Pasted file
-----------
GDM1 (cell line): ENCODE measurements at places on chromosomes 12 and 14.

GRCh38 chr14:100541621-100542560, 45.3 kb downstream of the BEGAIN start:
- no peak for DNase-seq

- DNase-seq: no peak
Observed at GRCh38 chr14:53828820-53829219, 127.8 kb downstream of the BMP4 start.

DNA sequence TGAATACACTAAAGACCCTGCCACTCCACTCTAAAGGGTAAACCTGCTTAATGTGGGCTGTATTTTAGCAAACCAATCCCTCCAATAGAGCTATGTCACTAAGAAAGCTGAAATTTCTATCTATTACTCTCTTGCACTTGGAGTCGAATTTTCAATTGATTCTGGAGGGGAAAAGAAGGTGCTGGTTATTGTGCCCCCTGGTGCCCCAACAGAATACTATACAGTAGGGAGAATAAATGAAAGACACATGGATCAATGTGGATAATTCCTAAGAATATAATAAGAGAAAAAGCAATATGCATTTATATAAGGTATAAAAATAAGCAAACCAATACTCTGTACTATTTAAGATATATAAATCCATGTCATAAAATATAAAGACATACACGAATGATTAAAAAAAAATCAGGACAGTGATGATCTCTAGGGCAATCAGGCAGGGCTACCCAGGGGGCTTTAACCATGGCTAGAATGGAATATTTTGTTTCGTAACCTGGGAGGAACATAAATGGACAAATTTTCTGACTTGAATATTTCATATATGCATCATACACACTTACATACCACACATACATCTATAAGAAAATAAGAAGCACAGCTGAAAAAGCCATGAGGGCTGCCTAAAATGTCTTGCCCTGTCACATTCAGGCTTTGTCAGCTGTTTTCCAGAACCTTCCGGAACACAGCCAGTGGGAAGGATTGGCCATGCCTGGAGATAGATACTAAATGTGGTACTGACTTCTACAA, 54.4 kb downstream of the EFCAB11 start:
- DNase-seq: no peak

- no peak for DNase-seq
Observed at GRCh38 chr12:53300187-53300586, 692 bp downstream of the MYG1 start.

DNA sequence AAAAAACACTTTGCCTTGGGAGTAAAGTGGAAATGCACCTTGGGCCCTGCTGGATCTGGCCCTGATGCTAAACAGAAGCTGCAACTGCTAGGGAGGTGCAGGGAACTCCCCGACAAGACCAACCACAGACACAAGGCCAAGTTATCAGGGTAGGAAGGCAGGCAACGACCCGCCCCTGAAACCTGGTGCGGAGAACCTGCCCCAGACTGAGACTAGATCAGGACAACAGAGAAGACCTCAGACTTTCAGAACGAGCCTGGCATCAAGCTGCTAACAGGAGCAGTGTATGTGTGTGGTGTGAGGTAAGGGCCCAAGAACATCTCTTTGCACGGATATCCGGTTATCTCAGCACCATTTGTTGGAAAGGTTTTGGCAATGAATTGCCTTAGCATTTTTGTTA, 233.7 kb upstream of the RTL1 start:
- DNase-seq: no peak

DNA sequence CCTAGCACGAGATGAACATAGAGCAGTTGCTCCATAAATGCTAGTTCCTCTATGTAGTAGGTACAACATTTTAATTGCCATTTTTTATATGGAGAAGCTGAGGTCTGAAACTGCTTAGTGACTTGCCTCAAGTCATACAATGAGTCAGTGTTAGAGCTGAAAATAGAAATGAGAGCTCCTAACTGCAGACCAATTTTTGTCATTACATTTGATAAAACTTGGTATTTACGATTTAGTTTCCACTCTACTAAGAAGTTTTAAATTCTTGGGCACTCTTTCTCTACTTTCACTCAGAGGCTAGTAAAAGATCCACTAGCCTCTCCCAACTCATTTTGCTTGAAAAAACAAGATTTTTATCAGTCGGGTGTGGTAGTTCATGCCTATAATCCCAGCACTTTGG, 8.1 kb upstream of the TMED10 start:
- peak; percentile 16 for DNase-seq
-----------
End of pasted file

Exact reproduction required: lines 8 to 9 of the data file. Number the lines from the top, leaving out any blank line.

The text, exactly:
- no peak for DNase-seq
Observed at GRCh38 chr12:53300187-53300586, 692 bp downstream of the MYG1 start.